Cultural theorist Jean Baudrillard wrote: “Abstraction today is no longer that of the map, the double, the mirror, or the concept. Simulation is no longer that of a territory, a referential being or a substance. It is the generation by models of a real without origin or reality: a hyper-real which is henceforth sheltered from the imaginary, and from any distinction between the real and the imaginary, leaving room only for the orbital recurrence of models and the simulated generation of difference.”
Artists work in semiotics now, trading in signs for things, rather than representing nature. Or they create hyper-realities that are simulations of things that never actually existed to begin with. This leads some pessimism, “marked by the loss of an organic relationship between experience and the representation of that experience.”
But there’s another person from which we can question why the natural world, or an authentic and pre-existing original, carries so much value.
We do not necessarily revere the painter who can most realistically represent an image; instead, we often value the deliberate or stylistic deviations from realism. That is where the artistry resides. Even with photography or image re-presentation, we look for the compositional or content choices made by the artist, rather than the perfect reproduction of reality. With re-presented images or readymade objects, artists find a way to offer personal expressions or cultural critiques through mediation, or recontextualizing a commonplace object. In video games, visual representation and sounds are secondary; these are elements from traditional media that are less relevant to video games than interactive systems, the differentiating aspect of the medium. It’s through the interactive systems–as related to the player’s agency–that we see the artistry in video games.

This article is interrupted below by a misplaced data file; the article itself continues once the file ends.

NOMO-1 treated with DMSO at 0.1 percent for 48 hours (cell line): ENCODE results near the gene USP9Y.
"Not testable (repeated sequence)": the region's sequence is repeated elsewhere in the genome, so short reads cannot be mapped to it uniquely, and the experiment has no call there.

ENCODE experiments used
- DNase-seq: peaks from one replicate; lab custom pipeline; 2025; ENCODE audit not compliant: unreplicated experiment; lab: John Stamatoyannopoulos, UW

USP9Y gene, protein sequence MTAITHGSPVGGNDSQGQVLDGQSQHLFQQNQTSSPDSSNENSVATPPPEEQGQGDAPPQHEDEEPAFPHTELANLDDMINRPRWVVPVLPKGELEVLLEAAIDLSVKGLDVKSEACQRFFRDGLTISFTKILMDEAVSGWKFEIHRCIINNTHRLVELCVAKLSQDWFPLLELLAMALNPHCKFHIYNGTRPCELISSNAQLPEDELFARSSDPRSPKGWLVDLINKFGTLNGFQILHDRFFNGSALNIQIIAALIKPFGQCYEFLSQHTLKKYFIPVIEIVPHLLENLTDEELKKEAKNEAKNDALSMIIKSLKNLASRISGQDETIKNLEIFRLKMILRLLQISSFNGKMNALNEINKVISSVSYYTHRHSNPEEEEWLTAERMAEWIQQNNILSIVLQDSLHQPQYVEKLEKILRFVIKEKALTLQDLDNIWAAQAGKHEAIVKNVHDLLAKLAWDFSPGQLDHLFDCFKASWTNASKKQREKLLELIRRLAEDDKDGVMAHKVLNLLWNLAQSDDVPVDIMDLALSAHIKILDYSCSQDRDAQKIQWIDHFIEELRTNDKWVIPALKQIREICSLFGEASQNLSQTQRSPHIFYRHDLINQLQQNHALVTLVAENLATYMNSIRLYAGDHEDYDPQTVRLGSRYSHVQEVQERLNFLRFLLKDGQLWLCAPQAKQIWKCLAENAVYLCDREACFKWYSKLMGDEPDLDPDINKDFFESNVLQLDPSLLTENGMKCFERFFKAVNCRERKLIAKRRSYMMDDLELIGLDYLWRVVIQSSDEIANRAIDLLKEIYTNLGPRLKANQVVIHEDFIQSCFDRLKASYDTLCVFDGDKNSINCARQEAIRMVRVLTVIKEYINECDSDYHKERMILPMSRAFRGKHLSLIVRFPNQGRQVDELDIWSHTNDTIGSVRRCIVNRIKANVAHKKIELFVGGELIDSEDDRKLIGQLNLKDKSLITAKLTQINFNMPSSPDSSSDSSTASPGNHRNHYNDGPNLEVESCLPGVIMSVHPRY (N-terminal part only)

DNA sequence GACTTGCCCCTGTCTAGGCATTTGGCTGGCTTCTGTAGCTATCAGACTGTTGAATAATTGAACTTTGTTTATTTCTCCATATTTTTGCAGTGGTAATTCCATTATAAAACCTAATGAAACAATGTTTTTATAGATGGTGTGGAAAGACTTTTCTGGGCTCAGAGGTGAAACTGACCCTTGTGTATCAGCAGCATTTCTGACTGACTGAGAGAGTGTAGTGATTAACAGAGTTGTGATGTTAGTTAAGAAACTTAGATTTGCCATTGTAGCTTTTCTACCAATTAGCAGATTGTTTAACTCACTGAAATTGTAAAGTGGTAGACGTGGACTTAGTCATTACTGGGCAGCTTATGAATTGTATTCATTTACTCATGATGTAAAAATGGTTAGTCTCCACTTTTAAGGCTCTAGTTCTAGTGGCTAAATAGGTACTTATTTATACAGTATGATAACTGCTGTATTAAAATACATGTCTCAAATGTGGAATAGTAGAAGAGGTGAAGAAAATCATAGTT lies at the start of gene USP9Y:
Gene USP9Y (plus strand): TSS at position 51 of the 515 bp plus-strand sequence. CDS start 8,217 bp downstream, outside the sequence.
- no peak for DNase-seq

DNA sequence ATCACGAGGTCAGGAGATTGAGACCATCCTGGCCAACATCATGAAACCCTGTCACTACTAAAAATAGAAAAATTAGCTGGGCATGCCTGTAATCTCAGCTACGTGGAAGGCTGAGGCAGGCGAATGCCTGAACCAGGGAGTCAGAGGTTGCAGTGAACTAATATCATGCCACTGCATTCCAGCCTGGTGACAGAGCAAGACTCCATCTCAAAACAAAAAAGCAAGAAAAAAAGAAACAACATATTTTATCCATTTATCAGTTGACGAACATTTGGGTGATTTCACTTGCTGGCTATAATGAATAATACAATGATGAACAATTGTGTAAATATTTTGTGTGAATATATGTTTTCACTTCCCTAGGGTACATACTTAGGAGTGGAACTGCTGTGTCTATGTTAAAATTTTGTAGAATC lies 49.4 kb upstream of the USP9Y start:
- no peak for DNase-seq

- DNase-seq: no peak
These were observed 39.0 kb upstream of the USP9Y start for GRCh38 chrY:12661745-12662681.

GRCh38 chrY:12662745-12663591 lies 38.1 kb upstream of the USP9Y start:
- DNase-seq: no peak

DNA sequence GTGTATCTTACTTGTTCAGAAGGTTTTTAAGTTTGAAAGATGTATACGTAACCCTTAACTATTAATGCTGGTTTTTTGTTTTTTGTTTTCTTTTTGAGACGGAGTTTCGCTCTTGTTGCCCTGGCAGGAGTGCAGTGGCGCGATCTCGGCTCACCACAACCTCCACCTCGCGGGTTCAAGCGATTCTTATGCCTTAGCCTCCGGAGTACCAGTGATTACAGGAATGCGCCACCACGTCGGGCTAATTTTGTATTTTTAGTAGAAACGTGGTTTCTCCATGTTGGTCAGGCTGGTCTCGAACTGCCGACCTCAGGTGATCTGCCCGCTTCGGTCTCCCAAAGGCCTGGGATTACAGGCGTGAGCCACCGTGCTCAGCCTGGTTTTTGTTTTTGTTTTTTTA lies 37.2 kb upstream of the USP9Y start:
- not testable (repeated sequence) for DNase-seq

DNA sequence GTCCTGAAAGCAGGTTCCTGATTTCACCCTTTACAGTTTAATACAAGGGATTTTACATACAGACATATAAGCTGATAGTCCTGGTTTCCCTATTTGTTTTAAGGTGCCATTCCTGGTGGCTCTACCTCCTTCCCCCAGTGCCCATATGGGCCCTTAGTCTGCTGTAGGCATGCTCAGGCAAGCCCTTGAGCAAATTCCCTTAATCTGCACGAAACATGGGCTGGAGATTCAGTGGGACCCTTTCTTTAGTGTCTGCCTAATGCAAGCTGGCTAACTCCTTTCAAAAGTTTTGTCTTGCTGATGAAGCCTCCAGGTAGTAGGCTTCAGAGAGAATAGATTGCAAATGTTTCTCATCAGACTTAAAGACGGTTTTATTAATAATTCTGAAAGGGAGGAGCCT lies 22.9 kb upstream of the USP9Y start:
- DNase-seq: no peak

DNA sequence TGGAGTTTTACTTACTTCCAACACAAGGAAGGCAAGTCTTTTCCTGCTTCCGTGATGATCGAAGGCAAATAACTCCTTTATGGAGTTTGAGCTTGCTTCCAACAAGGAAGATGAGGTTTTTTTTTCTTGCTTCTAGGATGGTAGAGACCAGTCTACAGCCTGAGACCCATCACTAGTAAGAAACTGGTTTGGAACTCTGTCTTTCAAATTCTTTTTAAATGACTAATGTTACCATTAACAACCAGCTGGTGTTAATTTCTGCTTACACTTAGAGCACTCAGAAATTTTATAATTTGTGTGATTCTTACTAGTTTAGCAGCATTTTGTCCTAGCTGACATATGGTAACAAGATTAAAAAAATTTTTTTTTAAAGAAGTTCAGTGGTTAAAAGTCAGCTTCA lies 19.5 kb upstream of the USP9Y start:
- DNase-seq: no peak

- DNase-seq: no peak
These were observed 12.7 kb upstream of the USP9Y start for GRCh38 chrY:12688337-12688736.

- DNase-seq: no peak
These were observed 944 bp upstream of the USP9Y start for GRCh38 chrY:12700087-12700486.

If we take this same line of thinking and we factor out the less valued, less characteristic aspects of human existence, treating it as a medium, we can distill it down to what is most germane, most sublimely unique…our emotional and intellectual responses, and our connections to one another.
The unorthodox question that follows is this: Might we be able to better experience, better appreciate these things in a fully simulated space? Again, if we ask why the real world should carry so much value, and we determine that the aspects of human existence that matter most are not related to the constraints of the real world, but to our intellectual and emotional responses, then we might agree that simulated reality is actually a better environment in which to be human.
Further, the nature of the real world is arbitrary; it’s the condition into which we’re born. Much of our experience with the real or natural world is about physical constraints, environmental vulnerability or resource scarcity. We share those things with animals and plants. Our emotional, intellectual and social capacity make us human; those are elements unique to humanity.
We might, paradoxically, have a truer experience swimming together through simulacra; an experience almost exclusively focused on the things that make us human, on the things that separate us from bacteria, shrubs or insects.
I don’t subscribe to this view, but it is not necessarily true that Baudrillard’s theories lead a pessimistic conclusion.